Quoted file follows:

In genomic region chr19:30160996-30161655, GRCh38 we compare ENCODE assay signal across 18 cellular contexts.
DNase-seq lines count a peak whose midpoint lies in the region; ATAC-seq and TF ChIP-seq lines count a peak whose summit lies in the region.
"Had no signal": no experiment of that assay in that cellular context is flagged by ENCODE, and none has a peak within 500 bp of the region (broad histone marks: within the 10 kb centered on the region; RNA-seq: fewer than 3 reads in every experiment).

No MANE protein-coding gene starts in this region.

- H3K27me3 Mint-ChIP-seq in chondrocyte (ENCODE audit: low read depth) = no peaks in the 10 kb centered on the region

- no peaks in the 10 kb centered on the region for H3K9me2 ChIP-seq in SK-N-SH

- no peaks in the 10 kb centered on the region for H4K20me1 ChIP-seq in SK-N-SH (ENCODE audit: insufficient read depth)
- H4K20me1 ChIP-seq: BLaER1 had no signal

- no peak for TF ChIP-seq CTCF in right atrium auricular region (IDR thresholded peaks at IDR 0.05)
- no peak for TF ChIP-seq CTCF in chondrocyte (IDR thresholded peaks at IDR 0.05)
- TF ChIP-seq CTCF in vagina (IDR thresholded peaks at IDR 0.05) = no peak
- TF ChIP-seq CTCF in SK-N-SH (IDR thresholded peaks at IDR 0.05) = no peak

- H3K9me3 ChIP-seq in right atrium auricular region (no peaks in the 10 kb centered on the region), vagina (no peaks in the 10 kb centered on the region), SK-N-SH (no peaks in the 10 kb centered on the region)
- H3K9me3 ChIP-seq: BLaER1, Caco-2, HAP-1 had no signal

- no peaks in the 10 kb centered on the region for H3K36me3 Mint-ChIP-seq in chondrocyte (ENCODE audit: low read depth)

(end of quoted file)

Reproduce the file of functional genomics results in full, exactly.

In genomic region chr19:30160996-30161655, GRCh38 we compare ENCODE assay signal across 18 cellular contexts.
DNase-seq lines count a peak whose midpoint lies in the region; ATAC-seq and TF ChIP-seq lines count a peak whose summit lies in the region.
"Had no signal": no experiment of that assay in that cellular context is flagged by ENCODE, and none has a peak within 500 bp of the region (broad histone marks: within the 10 kb centered on the region; RNA-seq: fewer than 3 reads in every experiment).

No MANE protein-coding gene starts in this region.

- H3K27me3 Mint-ChIP-seq in chondrocyte (ENCODE audit: low read depth) = no peaks in the 10 kb centered on the region

- no peaks in the 10 kb centered on the region for H3K9me2 ChIP-seq in SK-N-SH

- no peaks in the 10 kb centered on the region for H4K20me1 ChIP-seq in SK-N-SH (ENCODE audit: insufficient read depth)
- H4K20me1 ChIP-seq: BLaER1 had no signal

- no peak for TF ChIP-seq CTCF in right atrium auricular region (IDR thresholded peaks at IDR 0.05)
- no peak for TF ChIP-seq CTCF in chondrocyte (IDR thresholded peaks at IDR 0.05)
- TF ChIP-seq CTCF in vagina (IDR thresholded peaks at IDR 0.05) = no peak
- TF ChIP-seq CTCF in SK-N-SH (IDR thresholded peaks at IDR 0.05) = no peak

- H3K9me3 ChIP-seq in right atrium auricular region (no peaks in the 10 kb centered on the region), vagina (no peaks in the 10 kb centered on the region), SK-N-SH (no peaks in the 10 kb centered on the region)
- H3K9me3 ChIP-seq: BLaER1, Caco-2, HAP-1 had no signal

- no peaks in the 10 kb centered on the region for H3K36me3 Mint-ChIP-seq in chondrocyte (ENCODE audit: low read depth)